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Aug 8, 2007 08:51 PM

Help me pick out a coffee grinder & brewer under $150

Hey chowhounds!

I want to get a great coffee grinder & brewer programmable coffee maker all-in-one, but I don't want to break the bank. I live alone, so the cup capacity can be fairly small. I don't want to spend more than $150, but I don't want something that's cheap and going to die on me in a couple years. Give me your recs!

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  1. Several possibilities.
    1.Look at yard sales , thrift stores and ebay.
    2. Buy a separate grinder, for the coffee. Less expensive than the all in ones.
    3. Look for sales at the big box stores. Along with coupons for 20 % off 1 item.

    All that being said, we use a french press, or a small black and decker without a timer. If I want coffee first thing in the morning, the following night I set it all up and when I wake up all I do is flick the switch.
    However a purist would poo-poo this since the ground beans were not immideatly brewed.
    If I use the french press, then there is a bit more morning labor, but when you need a good cup of coffee. It seems worthwhile to me.

    1 Reply
    1. re: scharffenberger

      I can second that. I payed $8 for the grinder and $20 for the French Press (and you need a kettle if you do not have one yet). French Press coffee is not espresso but still has a key advantage: The water always comes in truly boiling, there is no such thing as the long death of an aging coffeemaker.

    2. I'd also recommend 2 separate devices. I have a nice little Capresso 4 cup maker that I use most days, and one of the little blade-style grinders. It only takes about a minute or 2 longer to grind the beans in the morning than to scoop pre-ground coffee in. The Capresso cost me $19 on sale at Williams-Sonoma, and it really does a lovely job.

      1. Ah, but my whole point of the venture is to get an all-in-one, so I can set it the night before, and then set the timer, so it grinds and brews my coffee for me before I get up. Yes, I am extremely lazy and rushed in the morning and can barely get dressed, let alone grind beans and make coffee!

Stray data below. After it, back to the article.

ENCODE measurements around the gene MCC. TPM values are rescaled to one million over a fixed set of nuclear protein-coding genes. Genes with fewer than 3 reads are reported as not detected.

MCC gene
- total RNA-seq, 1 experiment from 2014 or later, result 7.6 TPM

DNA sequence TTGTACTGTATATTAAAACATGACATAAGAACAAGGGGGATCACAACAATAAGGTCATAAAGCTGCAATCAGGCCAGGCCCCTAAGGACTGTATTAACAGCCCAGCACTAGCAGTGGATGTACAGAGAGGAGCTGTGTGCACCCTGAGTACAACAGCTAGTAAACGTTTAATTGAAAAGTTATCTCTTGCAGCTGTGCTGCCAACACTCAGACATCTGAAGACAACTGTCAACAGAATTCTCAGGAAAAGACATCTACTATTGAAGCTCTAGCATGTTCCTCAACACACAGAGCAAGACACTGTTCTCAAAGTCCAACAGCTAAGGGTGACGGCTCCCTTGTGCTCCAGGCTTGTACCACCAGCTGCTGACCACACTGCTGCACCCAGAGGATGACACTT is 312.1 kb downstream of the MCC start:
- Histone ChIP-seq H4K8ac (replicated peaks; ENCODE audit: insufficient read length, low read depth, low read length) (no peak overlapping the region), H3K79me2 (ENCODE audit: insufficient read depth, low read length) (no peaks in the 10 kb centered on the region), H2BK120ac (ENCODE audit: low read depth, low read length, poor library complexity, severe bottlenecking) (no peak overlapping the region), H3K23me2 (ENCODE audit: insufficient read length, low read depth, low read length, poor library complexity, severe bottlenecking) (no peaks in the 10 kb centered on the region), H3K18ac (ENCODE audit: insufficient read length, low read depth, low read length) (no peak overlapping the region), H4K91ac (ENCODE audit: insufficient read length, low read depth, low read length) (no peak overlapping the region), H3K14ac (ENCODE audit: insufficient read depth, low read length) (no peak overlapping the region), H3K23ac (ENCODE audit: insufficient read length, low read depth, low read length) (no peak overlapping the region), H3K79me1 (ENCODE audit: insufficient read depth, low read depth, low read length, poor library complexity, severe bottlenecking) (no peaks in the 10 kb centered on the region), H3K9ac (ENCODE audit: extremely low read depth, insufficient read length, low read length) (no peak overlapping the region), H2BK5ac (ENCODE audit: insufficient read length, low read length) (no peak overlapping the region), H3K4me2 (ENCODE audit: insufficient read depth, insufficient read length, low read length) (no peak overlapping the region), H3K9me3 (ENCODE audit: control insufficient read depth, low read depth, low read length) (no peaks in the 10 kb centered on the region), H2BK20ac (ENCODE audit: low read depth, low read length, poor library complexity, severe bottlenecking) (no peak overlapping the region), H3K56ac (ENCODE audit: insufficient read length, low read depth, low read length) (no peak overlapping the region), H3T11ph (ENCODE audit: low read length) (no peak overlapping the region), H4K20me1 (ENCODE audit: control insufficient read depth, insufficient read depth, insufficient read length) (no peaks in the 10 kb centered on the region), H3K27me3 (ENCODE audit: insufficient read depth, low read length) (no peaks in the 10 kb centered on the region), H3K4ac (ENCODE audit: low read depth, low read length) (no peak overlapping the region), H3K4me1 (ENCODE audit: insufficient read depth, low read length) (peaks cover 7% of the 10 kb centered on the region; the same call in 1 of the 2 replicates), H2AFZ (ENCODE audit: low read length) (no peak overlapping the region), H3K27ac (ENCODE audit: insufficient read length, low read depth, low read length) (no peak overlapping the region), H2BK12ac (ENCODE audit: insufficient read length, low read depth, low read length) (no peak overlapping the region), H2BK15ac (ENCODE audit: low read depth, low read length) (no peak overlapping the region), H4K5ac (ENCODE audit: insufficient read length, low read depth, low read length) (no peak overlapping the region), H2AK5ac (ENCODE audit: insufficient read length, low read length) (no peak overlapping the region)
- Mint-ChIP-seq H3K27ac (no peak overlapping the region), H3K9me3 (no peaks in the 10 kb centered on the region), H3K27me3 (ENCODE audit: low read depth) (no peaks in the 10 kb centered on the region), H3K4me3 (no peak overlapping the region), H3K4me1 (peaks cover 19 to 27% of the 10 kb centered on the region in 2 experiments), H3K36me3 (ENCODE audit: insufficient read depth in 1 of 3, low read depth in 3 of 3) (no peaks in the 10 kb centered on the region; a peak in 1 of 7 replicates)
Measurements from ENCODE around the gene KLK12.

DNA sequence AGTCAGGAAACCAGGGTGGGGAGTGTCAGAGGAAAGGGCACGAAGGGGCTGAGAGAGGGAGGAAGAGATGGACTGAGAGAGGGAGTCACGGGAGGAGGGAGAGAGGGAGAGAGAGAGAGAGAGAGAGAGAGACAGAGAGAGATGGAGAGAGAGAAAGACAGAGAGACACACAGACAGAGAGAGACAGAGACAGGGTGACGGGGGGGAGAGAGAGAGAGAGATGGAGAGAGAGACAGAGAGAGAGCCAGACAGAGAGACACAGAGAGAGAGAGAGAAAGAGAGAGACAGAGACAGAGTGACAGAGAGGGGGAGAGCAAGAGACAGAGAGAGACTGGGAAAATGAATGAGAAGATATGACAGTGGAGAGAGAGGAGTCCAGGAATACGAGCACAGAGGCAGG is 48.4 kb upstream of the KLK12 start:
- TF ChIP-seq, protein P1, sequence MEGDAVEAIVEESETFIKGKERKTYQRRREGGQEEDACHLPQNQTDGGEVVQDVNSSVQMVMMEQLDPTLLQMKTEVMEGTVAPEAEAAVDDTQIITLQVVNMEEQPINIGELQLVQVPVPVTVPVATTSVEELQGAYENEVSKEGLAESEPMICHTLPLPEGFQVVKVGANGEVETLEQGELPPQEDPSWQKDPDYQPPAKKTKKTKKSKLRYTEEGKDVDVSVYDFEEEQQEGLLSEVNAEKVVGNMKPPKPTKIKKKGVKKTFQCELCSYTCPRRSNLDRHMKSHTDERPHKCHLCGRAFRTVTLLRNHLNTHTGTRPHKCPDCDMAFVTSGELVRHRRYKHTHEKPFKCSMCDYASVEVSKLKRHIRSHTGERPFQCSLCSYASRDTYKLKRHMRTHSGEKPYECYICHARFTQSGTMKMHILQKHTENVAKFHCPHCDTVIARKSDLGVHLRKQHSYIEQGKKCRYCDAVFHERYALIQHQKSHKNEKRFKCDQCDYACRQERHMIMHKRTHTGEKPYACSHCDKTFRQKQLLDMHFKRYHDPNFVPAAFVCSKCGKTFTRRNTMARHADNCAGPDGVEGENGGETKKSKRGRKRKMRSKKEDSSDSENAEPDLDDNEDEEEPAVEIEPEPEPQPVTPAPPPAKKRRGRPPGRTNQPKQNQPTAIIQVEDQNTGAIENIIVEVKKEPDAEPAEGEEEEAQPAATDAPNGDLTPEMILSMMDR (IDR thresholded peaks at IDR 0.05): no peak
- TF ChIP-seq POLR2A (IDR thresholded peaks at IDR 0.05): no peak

11 Replies
        1. re: reubensandperrier

          I got a Cuisinart all-in-one a few years ago; after a few uses I realized that it was difficult to clean the grinder. I returned it a week later.

          1. re: Nuray

            The Cuisinart all in one is the biggest piece of crap to ever hit the market. I swear to god that I almost threw it out the back door one morning. How they continue to sell it for $150 is beyone me!

            I replaced it with a nice, capresso thermal carafe rig and a separate grinder. I like keeping that grinder dry!

          2. re: reubensandperrier

            I'd still go with two separate machines. At the price point you're looking at, the quality of the grinder in the all in one unit won't be very good. So, you won't lose much by using a high quality grinder the night before and having a separate programmable pot that you set up then.
            We have this
            and love it.
            This grinder would be great
            It'd get you to $165 total or so...but you'd have really good setup that would make some excellent coffee.

            1. re: reubensandperrier

              If you go that route, you can also save on alarm clocks since the grinder will wake you up ;-)

              Really, the quality of all-in-ones that grind is not significantly better than if you ground your beans in a separate unit and left them in the filter basket all night in a timed brewer. As others have mentioned, grinders in all-in-ones tend to go before the brewer does, so then you're left with a half-functional, big footprint counter appliance. Really, you're much better off using a separate grinder and brewer.

              The only thing I'd add here is to not get a brewer with a glass carafe - go for a stainless thermal carafe. Your second and third cups will be more enjoyable.

              1. re: Panini Guy

                I totally agree! We have a Capresso all in one with a thermal carafe. It works great. It is $299 but......if you buy it at Williams Sonoma, they have a lifetime policy on all of their products-if it breaks, you bring it back and get a new one.( I have worked there for 10 years and love to make angry or disapointed customers happy when I tell them this. :)